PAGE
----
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[ Recorded presentation ] Recorded presentation

From research to advocacy: Assessing the local public health infrastructure in Massachusetts

Justeen Hyde, PhD1, Alison Tovar, MS1, Massachusetts Health Officers Association2, Massachusetts Association of Public Health Nursing3, Massachusetts Environmental Health Association4, Massachusetts Association of Health Boards5, and Massachusetts Public Health Association6. (1) Institute for Community Health, Cambridge Health Alliance, 163 Gore Street, Cambridge, MA 02141, 617-499-6684, jhyde@challiance.org, (2) MHOA, 61 Wellesley Avenue, Lowell, MA 01851, (3) MAPHN, Merrimac Town Office, 2 School St., Merrimac, MA 01860, (4) MEHA, 150 Concord Street, Framingham, MA 01702, (5) MAHB, 56 Taunton St., Plainville, MA 02762, (6) MPHA, 434 Jamaicaway, Boston, MA 02130

Since the 1988 publication of IOM's report on the state of public health, numerous calls have been made to improve the public health infrastructure in the U.S. In Massachusetts, the Coalition for Local Public Health (CLPH) is working to improve the capacity and performance of local public health authorities (LPHAs) through advocacy and education. In 2005, the CLPH commissioned the Institute for Community Health to conduct a statewide survey of LPHAs. The survey gathered basic information about annual budgets, descriptions of the workforce, responsibilities, and staffing needs.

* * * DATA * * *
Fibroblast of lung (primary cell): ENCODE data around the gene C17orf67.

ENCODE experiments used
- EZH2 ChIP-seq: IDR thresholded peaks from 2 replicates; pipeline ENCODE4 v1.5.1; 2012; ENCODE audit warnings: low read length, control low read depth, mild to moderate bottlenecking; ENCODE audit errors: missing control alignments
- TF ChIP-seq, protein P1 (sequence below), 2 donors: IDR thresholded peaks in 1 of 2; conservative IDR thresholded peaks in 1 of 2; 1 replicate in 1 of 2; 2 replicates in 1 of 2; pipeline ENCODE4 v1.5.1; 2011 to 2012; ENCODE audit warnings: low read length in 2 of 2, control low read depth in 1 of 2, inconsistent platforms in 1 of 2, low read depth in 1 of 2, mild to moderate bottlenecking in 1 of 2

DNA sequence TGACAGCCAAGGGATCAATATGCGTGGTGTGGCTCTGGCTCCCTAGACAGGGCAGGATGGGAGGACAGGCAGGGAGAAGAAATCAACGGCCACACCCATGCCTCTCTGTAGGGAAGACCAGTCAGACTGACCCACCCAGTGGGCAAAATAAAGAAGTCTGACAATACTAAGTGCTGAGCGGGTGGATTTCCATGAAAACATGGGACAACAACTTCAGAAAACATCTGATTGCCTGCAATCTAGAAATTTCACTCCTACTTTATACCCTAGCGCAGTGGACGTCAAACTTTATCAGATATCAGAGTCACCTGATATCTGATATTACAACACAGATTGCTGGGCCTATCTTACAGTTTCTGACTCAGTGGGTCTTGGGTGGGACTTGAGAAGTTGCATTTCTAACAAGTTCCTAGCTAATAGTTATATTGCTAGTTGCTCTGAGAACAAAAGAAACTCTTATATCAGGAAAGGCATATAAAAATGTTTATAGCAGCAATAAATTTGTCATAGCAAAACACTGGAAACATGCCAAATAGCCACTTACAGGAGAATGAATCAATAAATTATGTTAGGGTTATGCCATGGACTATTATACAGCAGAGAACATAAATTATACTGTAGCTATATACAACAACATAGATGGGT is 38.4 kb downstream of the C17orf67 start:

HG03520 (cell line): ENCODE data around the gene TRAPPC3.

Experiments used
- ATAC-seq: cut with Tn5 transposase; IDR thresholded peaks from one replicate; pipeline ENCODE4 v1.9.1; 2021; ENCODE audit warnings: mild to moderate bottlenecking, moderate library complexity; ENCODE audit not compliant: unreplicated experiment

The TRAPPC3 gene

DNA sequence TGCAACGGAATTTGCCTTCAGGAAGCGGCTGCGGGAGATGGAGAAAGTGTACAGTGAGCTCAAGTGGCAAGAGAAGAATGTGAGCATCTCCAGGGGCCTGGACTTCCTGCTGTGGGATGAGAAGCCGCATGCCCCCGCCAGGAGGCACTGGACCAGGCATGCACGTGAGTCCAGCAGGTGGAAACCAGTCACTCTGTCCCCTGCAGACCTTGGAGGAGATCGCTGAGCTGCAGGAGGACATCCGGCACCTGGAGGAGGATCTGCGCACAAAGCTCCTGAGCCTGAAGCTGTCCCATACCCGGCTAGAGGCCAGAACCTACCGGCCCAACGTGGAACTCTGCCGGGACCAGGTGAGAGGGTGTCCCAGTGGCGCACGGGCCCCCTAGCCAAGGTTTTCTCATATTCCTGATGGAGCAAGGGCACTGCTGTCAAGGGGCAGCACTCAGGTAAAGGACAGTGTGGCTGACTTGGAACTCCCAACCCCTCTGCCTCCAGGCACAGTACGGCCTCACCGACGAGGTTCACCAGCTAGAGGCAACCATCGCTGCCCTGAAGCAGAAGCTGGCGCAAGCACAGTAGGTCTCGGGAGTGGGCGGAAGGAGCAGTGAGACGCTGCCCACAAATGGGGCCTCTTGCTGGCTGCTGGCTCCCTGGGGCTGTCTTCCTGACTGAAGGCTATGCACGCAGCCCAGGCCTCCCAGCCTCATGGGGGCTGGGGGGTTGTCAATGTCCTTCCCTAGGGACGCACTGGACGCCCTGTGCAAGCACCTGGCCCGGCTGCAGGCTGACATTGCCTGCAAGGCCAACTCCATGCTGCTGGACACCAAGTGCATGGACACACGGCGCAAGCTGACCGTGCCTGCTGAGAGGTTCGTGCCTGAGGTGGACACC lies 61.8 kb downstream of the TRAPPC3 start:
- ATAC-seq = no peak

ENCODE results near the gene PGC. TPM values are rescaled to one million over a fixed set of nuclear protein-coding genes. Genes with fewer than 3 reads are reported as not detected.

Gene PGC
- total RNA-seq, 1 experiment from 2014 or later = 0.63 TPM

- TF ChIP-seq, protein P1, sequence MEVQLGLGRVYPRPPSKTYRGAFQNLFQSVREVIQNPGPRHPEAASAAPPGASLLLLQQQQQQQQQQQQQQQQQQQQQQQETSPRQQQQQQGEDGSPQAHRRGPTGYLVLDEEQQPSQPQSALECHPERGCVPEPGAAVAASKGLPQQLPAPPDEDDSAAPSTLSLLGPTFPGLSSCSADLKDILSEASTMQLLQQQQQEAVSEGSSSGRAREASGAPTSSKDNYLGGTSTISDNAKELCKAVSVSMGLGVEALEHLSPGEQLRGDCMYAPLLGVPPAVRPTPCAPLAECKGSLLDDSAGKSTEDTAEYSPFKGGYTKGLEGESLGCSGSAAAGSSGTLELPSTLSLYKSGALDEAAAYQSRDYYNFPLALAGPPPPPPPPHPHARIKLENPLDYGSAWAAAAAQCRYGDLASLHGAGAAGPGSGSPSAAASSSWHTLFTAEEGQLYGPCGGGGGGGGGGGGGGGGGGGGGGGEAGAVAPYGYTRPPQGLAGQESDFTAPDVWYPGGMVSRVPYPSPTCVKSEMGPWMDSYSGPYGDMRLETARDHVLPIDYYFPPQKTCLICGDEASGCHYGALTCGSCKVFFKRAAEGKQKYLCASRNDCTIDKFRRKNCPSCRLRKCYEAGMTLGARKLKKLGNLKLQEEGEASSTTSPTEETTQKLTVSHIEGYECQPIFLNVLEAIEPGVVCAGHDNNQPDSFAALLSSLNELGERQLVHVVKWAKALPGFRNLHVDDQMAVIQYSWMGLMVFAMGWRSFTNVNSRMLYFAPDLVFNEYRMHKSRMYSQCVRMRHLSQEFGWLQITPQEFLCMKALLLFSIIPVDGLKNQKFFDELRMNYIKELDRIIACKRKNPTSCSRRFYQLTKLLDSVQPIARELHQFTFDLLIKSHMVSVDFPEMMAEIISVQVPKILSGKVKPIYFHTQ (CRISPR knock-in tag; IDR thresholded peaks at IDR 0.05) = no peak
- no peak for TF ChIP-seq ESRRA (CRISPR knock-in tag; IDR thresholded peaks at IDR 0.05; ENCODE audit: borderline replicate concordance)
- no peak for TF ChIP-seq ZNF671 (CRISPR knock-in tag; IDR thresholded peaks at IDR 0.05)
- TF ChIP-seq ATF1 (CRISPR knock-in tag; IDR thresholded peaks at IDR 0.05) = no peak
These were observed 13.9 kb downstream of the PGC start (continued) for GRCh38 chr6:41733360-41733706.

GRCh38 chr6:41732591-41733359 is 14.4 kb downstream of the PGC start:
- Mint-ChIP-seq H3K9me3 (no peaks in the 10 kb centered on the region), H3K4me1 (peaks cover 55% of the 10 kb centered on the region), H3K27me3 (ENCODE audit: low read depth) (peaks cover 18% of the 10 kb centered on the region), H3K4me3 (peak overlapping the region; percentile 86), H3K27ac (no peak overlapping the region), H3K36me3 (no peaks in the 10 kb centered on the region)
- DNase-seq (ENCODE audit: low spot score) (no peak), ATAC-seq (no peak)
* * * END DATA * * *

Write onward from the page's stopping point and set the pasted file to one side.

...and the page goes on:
Methods: Self-administered surveys were distributed to the state's 352 LPHAs during regional emergency preparedness meetings and through mail or email. Survey data were entered into an Access database and analyzed in SAS 9.0.

Results: Approximately 54% of all LPHAs participated in the study. Little consistency across municipalities was found with respect to staffing levels, education requirements for personnel, or annual budgets. Larger communities (>40,000) reported the greatest increases in annual budgets over a 3-year period (10%), a fuller array of public health employees, and a highly educated workforce. Smaller communities (<10,000) reported only a 2% increase in annual budgets and 47% have no full-time staff. Smaller communities are also more likely to contract out essential public health services. Other findings indicate future workforce challenges, with nearly 20% of the workforce eligible to retire in the next 2 years.

Discussion: The implications of study findings and how the data will be used to advocate for improvements in local public health infrastructure will be discussed.

Learning Objectives: At the conclusion of this session, participants will be able to

Keywords: Infrastructure, Public Health Advocacy

Presenting author's disclosure statement:

Any relevant financial relationships? No

[ Recorded presentation ] Recorded presentation

Advances in Health Management Research

The 134th Annual Meeting & Exposition (November 4-8, 2006) of APHA